BIG women love Scottish writer Alexander McCall Smith because he's sensitive about their size.
He doesn't call them fat, no. Instead, the term he uses for Mma Ramotswe, his plus-sized protagonist in his famous The No. 1 Ladies' Detective Agency series, is "traditional built".
"Inventing the term 'traditionally built' is one of the things I am proudest of," says the amiable novelist.
"When I go to America, big ladies come up to me and say, 'Thank you for that term'," he adds, obviously glad to have helped make someone's life just that little bit happier.
The 58-year-old best-selling author is initially an easy subject to interview.
Speaking to LifeStyle at the Raffles Hotel when he was in town earlier this month to give a talk at The Arts House, he is warm, unpretentious and chatty.
This was his seventh trip here.
In fact, you could say the retired law professor embodies the spirit of his Ladies' Detective Agency books, in which the charismatic private investigator Mma Ramotswe brings happiness to people by solving small mysteries in African nation Botswana's capital city of Gaborone.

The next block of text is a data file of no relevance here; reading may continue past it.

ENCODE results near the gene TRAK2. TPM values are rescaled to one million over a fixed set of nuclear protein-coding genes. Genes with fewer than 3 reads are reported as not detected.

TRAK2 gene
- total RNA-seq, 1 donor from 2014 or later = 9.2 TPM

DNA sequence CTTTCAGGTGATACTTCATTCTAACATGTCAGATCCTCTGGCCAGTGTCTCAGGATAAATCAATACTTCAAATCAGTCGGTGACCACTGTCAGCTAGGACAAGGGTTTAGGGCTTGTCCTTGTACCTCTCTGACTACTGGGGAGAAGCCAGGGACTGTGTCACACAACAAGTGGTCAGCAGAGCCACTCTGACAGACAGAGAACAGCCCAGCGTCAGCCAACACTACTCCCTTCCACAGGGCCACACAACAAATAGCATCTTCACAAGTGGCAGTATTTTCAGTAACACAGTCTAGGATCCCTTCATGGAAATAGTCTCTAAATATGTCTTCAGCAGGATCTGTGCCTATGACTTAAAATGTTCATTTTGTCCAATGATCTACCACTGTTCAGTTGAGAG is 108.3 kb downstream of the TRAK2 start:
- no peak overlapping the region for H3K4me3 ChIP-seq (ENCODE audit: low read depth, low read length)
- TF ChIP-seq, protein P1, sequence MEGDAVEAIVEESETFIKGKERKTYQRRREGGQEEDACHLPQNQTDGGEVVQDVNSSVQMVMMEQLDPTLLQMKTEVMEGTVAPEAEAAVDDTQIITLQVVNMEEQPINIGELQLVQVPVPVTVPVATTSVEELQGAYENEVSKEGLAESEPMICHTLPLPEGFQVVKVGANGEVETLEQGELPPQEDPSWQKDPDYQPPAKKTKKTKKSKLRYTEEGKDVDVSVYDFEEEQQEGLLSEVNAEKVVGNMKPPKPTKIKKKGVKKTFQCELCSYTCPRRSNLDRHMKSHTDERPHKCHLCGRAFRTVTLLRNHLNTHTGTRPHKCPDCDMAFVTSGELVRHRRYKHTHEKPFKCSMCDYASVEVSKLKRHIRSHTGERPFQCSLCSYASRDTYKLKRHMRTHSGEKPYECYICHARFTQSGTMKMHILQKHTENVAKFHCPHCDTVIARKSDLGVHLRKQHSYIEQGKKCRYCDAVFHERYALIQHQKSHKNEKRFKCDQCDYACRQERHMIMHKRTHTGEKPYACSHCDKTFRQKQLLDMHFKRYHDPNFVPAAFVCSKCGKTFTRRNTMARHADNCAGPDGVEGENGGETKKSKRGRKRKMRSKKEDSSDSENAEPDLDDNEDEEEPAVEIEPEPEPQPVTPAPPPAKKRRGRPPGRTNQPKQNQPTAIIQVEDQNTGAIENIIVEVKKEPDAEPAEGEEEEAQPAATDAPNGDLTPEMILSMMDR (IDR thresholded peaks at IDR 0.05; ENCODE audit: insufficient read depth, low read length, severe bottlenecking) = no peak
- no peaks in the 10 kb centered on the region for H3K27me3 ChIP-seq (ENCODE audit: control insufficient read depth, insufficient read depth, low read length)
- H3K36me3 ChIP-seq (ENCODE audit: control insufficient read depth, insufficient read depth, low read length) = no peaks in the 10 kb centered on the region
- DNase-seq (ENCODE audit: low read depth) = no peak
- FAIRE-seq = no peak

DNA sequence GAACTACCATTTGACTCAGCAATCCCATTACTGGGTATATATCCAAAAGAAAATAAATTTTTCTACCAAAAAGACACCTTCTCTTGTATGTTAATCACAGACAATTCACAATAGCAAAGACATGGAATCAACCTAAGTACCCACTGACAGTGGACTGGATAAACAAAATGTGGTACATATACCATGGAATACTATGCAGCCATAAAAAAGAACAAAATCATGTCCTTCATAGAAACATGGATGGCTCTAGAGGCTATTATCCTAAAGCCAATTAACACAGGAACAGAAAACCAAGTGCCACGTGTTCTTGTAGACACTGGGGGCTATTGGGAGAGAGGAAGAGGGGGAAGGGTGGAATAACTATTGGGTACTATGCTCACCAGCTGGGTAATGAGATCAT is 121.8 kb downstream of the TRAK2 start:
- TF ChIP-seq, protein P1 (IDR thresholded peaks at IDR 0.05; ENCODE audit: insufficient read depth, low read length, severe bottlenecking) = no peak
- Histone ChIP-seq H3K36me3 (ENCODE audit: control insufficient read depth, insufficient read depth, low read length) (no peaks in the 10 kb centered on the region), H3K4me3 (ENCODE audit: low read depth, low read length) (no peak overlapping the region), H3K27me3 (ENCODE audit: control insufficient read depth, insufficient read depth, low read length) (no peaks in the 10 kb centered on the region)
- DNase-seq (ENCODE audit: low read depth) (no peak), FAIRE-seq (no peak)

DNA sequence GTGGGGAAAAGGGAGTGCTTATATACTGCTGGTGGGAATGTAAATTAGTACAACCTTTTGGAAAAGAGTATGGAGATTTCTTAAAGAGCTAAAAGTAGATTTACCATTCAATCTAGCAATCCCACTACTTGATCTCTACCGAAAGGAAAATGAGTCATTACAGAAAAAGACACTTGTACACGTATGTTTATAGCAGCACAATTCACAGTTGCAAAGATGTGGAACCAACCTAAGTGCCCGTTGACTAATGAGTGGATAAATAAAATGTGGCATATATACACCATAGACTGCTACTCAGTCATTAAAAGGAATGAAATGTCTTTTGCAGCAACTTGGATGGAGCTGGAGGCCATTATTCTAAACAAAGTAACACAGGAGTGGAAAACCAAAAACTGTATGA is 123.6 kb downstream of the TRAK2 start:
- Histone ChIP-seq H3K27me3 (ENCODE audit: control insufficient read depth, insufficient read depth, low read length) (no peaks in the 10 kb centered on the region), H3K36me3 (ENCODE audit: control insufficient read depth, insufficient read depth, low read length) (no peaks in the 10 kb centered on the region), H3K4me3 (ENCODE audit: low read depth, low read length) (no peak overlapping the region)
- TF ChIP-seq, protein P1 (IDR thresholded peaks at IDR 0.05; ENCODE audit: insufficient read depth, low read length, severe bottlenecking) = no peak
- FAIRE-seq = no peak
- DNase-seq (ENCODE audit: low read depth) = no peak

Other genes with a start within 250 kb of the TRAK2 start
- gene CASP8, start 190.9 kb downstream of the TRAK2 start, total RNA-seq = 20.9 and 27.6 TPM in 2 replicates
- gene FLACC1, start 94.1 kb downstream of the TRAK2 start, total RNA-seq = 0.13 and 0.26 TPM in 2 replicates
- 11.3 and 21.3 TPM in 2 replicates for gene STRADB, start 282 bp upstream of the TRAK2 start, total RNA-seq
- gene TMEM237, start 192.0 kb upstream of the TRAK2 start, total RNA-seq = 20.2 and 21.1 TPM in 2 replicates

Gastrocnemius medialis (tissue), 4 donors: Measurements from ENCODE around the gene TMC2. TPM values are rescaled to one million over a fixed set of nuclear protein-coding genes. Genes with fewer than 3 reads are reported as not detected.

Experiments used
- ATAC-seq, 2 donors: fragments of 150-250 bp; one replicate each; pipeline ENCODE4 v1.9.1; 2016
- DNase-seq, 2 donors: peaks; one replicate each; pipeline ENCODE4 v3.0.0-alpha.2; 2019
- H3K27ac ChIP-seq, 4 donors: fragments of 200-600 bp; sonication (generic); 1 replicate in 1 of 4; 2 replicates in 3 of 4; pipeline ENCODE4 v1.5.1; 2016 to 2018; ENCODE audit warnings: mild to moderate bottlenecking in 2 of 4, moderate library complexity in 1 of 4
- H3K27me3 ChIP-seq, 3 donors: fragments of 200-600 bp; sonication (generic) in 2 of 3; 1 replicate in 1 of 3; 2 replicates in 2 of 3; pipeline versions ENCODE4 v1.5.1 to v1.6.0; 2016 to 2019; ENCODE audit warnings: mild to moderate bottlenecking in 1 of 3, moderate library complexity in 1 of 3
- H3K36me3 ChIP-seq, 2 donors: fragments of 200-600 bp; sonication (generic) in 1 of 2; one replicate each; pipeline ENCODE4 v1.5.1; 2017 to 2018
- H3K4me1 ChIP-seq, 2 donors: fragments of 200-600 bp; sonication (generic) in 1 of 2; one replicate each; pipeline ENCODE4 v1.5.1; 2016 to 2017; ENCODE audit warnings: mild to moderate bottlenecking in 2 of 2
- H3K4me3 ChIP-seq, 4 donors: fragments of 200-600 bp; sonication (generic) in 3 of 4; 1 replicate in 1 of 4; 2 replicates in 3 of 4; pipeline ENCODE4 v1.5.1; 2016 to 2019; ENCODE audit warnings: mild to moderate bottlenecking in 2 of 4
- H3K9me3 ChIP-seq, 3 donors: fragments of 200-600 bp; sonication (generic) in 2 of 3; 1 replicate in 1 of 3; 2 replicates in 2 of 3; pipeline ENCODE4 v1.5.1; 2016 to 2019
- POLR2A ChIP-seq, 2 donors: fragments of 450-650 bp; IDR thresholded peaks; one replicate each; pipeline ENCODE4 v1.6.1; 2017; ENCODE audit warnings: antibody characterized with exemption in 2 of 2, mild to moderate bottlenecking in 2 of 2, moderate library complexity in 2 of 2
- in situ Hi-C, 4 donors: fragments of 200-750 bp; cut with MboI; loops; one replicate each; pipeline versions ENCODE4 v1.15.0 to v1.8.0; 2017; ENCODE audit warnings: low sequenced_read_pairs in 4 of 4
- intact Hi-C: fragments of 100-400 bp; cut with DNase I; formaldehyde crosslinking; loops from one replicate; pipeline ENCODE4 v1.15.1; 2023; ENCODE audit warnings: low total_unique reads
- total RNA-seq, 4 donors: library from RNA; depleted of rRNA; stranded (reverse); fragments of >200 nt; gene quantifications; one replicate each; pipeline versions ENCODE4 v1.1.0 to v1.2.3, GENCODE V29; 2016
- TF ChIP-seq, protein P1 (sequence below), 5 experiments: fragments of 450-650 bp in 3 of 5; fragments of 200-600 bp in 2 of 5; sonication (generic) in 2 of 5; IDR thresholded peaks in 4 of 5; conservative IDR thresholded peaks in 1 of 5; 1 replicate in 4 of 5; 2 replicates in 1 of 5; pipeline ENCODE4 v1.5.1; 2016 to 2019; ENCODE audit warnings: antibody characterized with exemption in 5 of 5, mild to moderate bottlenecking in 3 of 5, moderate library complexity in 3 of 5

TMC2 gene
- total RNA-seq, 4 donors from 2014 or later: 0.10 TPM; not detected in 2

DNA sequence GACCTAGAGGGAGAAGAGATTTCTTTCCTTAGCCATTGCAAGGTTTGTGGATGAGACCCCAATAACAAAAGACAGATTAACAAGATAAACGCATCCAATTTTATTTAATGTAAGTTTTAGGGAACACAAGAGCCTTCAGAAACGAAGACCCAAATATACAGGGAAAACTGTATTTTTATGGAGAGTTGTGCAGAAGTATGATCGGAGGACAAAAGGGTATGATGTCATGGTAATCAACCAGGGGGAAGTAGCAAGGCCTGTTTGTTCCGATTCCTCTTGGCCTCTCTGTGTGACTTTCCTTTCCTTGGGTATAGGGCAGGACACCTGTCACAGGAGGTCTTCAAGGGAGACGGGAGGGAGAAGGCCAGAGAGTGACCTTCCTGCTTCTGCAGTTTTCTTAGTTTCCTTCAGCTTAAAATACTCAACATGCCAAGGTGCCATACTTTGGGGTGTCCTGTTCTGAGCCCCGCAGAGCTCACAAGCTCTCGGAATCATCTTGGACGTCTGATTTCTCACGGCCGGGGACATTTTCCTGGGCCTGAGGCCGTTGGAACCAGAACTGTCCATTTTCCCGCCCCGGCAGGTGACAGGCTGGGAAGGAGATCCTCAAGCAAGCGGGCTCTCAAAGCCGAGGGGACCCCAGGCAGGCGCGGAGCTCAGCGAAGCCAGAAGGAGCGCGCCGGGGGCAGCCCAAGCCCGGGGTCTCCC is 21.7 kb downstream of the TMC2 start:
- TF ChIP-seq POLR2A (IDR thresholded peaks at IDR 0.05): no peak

But ask him about his childhood in 1950s and 1960s Zimbabwe, then a British colony called Rhodesia where his father was a public prosecutor, and the previously voluble writer becomes unexpectedly evasive.
"It was interesting, it was unusual circumstances and the world was very different then," he says before trying to change the topic.
He lived there until the age of 18 before leaving to study law at the University of Edinburgh in 1967.
When pressed on Rhodesia, he finally offers that the white minority rule resulted in "a strange society, in some respects an unhappy society".
Although it came under majority rule upon independence in 1980, the country now suffers from poverty, political strife, human rights violations and the Aids epidemic.
"It's sad to see the country suffering, the people suffering very greatly," he says quietly.